CASE REPORTS OF THE
VOLUME 2, 1996
Shrinking to Fit
Phyllis Ford Rueckert
Phyllis Rueckert is fifty-five years old, married for thirty-four
years, and the mother of two grown unmarried sons. Among her ancestors
are some who were baptized during the 1830s and who moved to Kirtland.
After a 1981 Motherís Day sacrament meeting on womenís proper roles
that she felt was "just too insulting," she walked out and has
not attended meetings since that day. Her husband has continued to be an
active member during the intervening fifteen years. He was Gospel
Doctrine teacher in the Sunday School at the time of this incident and
still teaches this class after seventeen years, with a yearís service
as a stake missionary in 1993.
Phyllis doesnít think that any individual knowingly abused her
spiritually, but she feels that she was a victim of organizational
I always believed that the Mormon Church was the "only true
church on the face of the earth" because that was what I was
socialized to think since my birth. I also "knew beyond any doubt
that Joseph Smith was a prophet of God" and "the prophet
received revelation from God."
However, from the time I was a very young child, I experienced
cognitive dissonance when Mormon teachings came in contact with my
observations of the world around me. For example, I observed goodness
and badness in Mormons and non-Mormons. I also couldnít accept the
concept that the Mormons were Godís chosen people. Priesthood
discrimination against black men was another problem for me. And
finally, I was also very uncomfortable with the concept that polygamy
was the "higher law."
For a long time, I dealt with these problems by blaming myself. I
felt that I was deficient spiritually because I couldnít reconcile
Mormon teachings with what my intuition and reason told me had to be Godís
justice. I always felt that if I studied more, the answers to all my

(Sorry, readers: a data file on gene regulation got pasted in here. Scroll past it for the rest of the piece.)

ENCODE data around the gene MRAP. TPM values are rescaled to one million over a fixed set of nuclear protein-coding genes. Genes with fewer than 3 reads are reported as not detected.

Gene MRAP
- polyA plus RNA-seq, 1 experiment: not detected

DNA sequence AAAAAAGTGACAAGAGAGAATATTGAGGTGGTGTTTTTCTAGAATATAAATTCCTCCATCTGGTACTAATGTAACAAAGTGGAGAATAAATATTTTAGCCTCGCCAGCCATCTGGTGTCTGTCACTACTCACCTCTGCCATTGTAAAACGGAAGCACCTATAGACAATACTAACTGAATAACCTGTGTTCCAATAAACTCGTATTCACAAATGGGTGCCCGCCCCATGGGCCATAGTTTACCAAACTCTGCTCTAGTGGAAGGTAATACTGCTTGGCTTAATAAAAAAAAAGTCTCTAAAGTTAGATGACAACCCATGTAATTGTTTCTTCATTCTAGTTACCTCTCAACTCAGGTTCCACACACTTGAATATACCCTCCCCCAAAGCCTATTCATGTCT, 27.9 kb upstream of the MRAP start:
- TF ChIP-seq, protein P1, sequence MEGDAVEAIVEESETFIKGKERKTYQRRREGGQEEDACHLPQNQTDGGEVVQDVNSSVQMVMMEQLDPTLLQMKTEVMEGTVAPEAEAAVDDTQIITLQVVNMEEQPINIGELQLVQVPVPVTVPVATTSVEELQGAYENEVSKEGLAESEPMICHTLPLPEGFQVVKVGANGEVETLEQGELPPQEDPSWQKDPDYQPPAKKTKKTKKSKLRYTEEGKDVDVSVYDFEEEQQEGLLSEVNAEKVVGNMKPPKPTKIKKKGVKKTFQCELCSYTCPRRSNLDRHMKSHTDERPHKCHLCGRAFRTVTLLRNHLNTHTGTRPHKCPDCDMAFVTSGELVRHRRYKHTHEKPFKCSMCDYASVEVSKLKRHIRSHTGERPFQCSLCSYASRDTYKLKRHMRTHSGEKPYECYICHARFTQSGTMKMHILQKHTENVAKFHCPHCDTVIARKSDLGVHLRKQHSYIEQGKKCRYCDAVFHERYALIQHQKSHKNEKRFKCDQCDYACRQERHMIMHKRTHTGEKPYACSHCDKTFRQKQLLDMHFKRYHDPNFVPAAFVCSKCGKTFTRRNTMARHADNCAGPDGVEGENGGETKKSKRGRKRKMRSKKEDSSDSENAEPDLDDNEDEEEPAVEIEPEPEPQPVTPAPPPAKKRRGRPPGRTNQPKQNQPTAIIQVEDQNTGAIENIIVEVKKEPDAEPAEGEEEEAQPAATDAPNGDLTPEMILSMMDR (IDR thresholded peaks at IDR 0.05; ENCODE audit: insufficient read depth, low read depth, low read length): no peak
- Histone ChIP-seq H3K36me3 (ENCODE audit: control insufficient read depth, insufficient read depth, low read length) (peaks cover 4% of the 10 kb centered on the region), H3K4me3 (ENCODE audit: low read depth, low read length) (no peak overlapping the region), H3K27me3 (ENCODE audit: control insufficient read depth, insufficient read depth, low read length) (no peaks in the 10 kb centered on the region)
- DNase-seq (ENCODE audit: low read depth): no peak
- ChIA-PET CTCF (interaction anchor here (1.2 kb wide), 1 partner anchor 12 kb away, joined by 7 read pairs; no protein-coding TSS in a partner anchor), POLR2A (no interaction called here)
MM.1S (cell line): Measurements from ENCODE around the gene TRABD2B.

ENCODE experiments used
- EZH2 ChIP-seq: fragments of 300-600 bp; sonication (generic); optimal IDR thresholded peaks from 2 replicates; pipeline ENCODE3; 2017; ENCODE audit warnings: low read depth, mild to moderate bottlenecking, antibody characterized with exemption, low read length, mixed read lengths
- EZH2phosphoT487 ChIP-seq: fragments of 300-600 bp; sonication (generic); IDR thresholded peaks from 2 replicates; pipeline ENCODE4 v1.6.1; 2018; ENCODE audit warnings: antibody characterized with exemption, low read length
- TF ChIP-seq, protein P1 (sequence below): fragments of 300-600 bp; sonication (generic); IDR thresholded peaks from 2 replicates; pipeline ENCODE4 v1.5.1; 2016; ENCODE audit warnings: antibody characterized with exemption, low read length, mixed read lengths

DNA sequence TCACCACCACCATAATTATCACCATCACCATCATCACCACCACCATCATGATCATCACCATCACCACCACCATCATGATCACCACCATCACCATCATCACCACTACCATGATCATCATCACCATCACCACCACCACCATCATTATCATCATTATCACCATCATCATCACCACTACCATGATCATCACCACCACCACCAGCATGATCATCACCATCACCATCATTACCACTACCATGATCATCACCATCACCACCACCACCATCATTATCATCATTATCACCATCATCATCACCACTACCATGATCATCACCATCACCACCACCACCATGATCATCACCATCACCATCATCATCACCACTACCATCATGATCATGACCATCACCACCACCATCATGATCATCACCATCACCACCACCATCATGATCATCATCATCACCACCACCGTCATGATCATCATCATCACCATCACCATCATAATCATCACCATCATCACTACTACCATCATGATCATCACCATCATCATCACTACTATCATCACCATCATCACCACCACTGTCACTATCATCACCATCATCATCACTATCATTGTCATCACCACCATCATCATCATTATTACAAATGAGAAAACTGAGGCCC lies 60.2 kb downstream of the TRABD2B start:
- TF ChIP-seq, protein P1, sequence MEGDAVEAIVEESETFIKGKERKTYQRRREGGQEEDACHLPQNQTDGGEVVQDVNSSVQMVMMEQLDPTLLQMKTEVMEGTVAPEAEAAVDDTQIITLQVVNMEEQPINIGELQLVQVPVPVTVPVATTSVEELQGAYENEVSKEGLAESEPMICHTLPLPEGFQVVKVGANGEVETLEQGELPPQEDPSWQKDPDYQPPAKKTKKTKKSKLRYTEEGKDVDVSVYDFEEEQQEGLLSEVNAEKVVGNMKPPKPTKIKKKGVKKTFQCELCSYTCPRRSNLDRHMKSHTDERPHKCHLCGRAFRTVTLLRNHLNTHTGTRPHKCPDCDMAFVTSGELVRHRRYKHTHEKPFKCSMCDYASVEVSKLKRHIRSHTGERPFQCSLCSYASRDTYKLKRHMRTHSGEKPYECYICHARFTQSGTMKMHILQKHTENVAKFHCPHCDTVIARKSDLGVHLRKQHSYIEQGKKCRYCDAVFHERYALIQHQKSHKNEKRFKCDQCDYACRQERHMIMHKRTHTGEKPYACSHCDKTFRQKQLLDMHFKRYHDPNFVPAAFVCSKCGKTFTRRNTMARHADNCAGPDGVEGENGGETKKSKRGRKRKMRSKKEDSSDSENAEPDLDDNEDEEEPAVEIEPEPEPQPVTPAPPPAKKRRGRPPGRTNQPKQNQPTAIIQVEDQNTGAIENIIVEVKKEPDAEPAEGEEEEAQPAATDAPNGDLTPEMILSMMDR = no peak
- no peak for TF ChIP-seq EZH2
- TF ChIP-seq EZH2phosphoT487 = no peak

questions would be answered.
Well, I did study more, and I studied myself right out of the Church.
The history of religion, comparative religion, Mormon history,
psychology, sociology, and mythology were some of the areas that I
studied. I earned a Ph.D. in family sociology in 1986 at Texas Womanís
University. After graduation I was employed as the manager of the
statistics laboratory at Southern Methodist University and as a
professional researcher/statistician until health problems made it
necessary to retire from full-time work.
But I would have remained active in and attached to the Church for
its many positive aspects if I had felt accepted. Instead, I felt
oppressed and confined. I felt that I had to compromise myself at every
turn. As result, activity in the Church brought more frustration than it
was worth. For example, as chorister in the Primary I wanted the
children to sing, "Jesus Loves Me," a popular and simple
Christian song with a beautiful message. I was told not to use any songs
that werenít in the Primary Childrenís Song Book. Another
time I let a child hold a small lighted candle when we sang "My
light is but a little one, / My light of faith and prayer ..." I
was chastised for using a candle: "Catholics use candles, but
The Relief Society women were captivated during a practical lesson I
organized. As the lesson leader for the monthly homemaking, I invited a
sister in the ward who managed a dress shop to teach the principles of
creating a basic wardrobe and asked another sister who had six of the
best-dressed children in the ward how to buy childrenís clothing out
of season. Nevertheless, I was criticized by a member of the stake
Relief Society presidency for not demonstrating how to sew on a button.
Another time, a stake visitor chastised me for giving a cultural
refinement lesson out of order. We were supposed to follow the order of
the lessons as they were printed. I gave that lesson out of order
because I was so excited by the topic that I just couldnít wait. I had
recently returned from a BYU Travel Study tour and had visited the
country featured in the lesson. I felt I had a great deal to share and
the sisters always enjoyed my lessons.